Bash History: Search, Re-Run and Edit Shell Command HistoryLast updated:
- Search for command containing a string
- Re-run last command using sudo
- Re-run last command with replacement
- Set maximum history size
- Update history across tabs
These are some little tips and hacks you can use to enhance your productivity while working on bash.
It might seem a small contribution to justify learning yet another tool but, when put together, all these things will probably help you make more effective use of your time.
Search for command containing a string
Then start typing.
For example, if you type
apache, you would probably see something like this (
sudo /etc/init.d/apache2 restart was the last command I ran containing
apache, that's why it show up first)
(reverse-i-search) `apache': sudo /etc/init.d/apache2 restart
To see the next matches, hit
r again as many times as you want. When you find the command you want, hit
tab so it'll be available for you to edit or run it.
so you don't have to remember
every single command you use.
Re-run last command using sudo
If you get a permission denied-like error after running a command and you have access to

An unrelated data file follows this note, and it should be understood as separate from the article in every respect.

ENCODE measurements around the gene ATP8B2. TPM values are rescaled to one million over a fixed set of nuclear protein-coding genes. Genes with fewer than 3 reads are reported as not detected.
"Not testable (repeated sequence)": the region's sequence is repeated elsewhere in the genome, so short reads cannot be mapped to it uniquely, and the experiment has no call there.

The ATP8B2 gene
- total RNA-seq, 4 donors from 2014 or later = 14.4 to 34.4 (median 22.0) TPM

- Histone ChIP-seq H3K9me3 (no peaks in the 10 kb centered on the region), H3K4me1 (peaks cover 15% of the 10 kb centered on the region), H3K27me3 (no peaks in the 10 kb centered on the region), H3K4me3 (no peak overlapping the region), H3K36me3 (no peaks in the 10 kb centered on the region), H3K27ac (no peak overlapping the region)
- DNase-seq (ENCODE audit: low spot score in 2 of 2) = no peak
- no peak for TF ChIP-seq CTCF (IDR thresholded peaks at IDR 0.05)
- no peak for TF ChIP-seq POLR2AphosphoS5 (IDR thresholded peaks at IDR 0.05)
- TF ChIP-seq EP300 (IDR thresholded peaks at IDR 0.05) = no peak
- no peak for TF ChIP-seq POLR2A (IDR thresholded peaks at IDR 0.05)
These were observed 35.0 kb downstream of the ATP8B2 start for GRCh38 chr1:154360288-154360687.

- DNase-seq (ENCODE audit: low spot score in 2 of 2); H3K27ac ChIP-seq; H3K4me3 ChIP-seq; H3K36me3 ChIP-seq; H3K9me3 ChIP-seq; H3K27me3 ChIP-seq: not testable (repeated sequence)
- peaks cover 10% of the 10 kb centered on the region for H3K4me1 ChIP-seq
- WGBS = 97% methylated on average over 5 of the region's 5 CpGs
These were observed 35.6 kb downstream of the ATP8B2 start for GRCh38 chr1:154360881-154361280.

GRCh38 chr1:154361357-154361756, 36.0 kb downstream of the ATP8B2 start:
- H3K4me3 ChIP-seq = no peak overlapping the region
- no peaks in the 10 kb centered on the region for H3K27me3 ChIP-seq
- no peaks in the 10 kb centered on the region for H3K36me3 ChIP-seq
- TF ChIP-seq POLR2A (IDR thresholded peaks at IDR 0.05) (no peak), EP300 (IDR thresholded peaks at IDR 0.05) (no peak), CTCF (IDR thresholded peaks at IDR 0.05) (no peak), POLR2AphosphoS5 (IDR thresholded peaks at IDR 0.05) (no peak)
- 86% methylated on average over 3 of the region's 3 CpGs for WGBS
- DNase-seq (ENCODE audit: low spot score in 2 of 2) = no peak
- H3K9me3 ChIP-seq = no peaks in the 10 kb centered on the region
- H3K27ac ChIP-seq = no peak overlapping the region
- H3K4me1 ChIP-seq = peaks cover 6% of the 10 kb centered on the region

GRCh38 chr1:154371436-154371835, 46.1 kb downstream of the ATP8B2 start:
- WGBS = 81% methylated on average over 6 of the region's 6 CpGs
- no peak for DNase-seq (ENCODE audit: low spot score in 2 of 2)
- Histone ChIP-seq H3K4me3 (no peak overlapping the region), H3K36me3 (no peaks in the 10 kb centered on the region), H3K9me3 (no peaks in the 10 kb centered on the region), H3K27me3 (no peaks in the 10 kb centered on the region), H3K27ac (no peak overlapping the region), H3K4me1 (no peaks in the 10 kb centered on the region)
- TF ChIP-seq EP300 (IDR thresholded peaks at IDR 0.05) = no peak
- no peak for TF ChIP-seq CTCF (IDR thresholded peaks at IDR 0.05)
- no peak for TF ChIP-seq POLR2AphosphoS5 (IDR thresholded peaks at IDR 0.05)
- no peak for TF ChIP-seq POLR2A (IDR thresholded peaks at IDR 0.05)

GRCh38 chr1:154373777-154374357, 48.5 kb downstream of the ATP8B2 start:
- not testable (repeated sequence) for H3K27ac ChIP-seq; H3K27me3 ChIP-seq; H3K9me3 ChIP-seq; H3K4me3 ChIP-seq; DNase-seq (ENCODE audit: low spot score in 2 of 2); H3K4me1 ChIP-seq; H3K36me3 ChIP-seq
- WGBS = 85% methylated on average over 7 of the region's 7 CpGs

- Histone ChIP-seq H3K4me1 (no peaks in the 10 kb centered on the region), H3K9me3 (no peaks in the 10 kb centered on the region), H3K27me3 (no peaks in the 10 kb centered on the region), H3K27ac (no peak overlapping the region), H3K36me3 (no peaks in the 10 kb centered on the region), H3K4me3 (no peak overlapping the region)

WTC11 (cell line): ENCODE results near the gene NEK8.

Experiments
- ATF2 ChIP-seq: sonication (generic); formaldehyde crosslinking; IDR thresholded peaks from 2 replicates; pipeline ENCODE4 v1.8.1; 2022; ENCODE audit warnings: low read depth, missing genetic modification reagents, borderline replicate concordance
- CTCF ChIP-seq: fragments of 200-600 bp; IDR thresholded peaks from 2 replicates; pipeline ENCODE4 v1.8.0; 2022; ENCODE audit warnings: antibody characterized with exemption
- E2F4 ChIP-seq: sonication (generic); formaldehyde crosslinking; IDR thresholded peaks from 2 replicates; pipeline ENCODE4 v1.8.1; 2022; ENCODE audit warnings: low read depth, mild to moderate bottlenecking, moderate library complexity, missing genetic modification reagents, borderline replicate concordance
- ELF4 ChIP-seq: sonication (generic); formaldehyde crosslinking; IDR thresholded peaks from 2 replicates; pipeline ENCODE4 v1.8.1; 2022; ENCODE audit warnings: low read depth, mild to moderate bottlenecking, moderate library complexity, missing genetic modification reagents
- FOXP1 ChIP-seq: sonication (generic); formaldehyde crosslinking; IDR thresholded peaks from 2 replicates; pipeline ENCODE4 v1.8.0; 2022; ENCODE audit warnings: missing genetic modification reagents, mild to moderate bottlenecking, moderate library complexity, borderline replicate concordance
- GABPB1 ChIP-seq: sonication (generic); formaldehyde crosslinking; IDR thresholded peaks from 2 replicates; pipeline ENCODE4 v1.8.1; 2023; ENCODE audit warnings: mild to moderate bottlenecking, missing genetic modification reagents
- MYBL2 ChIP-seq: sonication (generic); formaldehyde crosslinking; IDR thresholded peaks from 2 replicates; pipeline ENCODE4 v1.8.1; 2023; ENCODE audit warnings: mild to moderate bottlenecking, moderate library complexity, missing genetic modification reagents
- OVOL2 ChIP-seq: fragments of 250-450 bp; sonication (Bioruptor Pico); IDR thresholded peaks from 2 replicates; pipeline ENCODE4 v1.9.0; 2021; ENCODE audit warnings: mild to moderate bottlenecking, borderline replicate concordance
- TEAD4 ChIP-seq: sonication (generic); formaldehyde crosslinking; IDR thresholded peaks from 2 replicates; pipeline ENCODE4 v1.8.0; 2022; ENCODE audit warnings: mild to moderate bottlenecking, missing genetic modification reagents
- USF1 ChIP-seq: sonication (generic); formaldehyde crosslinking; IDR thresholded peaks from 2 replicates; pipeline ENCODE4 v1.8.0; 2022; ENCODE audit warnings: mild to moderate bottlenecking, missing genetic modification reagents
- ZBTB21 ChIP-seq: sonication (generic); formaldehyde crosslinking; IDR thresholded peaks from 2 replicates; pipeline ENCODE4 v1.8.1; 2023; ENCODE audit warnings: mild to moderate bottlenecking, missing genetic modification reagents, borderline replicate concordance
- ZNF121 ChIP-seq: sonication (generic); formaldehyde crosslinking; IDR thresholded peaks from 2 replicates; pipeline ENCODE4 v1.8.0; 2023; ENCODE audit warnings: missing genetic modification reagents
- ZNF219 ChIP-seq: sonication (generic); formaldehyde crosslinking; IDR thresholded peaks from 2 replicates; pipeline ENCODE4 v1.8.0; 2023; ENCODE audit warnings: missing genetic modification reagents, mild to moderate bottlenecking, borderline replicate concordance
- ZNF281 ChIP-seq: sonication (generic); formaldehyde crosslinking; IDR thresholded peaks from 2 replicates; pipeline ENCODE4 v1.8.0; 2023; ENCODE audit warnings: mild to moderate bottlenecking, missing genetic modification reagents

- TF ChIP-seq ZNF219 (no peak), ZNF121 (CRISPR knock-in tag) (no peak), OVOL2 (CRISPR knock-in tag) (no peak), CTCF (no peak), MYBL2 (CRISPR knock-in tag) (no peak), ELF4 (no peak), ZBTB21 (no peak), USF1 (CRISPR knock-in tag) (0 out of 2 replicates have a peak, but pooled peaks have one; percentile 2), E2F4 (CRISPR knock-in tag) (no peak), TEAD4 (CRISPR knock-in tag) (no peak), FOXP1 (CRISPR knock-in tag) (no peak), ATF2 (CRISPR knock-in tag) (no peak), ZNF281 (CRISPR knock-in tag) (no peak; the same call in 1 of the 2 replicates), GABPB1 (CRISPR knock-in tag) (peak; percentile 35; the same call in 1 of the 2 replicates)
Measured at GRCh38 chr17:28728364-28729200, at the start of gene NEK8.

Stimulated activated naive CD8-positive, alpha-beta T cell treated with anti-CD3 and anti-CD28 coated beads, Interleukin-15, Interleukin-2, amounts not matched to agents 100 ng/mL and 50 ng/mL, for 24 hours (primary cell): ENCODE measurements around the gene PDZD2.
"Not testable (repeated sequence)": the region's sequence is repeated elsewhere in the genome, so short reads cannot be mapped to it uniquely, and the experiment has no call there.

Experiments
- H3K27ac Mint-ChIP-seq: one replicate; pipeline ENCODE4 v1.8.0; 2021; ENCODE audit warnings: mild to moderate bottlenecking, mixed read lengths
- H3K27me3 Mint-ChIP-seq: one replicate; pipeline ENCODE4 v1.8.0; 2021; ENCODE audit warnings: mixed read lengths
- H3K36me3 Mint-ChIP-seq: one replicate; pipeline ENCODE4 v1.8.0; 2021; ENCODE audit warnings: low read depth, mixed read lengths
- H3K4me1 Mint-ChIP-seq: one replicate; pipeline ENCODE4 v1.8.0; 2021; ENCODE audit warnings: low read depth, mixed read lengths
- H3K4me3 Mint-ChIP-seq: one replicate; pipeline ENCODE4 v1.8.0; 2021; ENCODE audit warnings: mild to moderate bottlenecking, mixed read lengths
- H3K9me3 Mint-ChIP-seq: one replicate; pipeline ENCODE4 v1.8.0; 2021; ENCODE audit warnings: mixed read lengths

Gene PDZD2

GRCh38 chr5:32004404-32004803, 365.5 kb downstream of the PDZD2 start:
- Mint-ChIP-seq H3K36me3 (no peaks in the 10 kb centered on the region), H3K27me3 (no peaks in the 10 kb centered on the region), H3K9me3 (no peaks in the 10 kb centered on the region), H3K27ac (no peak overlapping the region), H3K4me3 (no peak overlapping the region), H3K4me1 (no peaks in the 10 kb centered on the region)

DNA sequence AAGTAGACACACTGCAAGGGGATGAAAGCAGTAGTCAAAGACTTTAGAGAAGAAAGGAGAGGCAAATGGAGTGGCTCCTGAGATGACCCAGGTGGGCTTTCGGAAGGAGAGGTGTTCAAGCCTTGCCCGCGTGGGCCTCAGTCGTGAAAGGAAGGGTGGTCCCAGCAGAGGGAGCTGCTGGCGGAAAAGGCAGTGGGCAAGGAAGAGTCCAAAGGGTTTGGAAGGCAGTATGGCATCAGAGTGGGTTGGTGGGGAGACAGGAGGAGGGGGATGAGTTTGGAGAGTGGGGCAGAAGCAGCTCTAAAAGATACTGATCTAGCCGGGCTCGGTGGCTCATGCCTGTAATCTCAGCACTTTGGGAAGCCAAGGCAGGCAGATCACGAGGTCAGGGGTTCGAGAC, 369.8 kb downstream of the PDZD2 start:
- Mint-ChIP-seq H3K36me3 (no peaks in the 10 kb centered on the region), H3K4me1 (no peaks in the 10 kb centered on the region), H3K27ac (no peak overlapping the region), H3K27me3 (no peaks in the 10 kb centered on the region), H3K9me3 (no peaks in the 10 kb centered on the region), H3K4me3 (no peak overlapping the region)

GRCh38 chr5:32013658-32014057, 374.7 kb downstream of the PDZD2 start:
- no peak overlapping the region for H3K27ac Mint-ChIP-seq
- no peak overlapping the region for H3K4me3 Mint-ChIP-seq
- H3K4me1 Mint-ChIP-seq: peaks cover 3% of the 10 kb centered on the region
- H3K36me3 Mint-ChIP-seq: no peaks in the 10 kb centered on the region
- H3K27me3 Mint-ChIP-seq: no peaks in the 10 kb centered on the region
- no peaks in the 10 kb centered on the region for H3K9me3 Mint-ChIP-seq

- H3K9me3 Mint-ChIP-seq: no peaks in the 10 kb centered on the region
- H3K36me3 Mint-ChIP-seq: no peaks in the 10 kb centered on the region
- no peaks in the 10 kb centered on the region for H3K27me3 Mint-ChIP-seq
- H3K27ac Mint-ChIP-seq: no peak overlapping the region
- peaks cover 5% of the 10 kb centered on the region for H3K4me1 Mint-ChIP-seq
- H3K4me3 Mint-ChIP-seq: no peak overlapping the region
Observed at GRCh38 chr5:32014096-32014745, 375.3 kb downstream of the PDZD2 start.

sudo, do this to run the last command using super user privileges:
$ sudo !!
Re-run last command with replacement
Example: You just ran
$ svn diff path/to/my/file.txt and you want to run
svn commit with that same file:
"commit" in the last command:
$ svn diff path/to/my/file.txt $ !!:gs/diff/commit/ svn commit path/to/my/file.txt
Set maximum history size
Set both variables to the maximum desired history size1
Storing all the commands you use takes up some space, naturally.
You can control how many lines you want to keep in the using
HISTFILESIZE enviroment variables (put these in
.bashrc to make it permanent)
# add this to .bashrc # keep up to 100,000 command lines in history HISTSIZE=100000 HISTFILESIZE=100000
Update history across tabs
This will make it so that commands that you type in one terminal tab are immediately available when you access the history in other tabs
# add this to .bashrc # make new commands get appended to history shopt -s histappend # immediately add the command to the history, and # always reload the new commands from history PROMPT_COMMAND="history -a;history -n;$PROMPT_COMMAND"
1: This is an oversimplification. See this post by elixir_sinari on Unix.com for more info.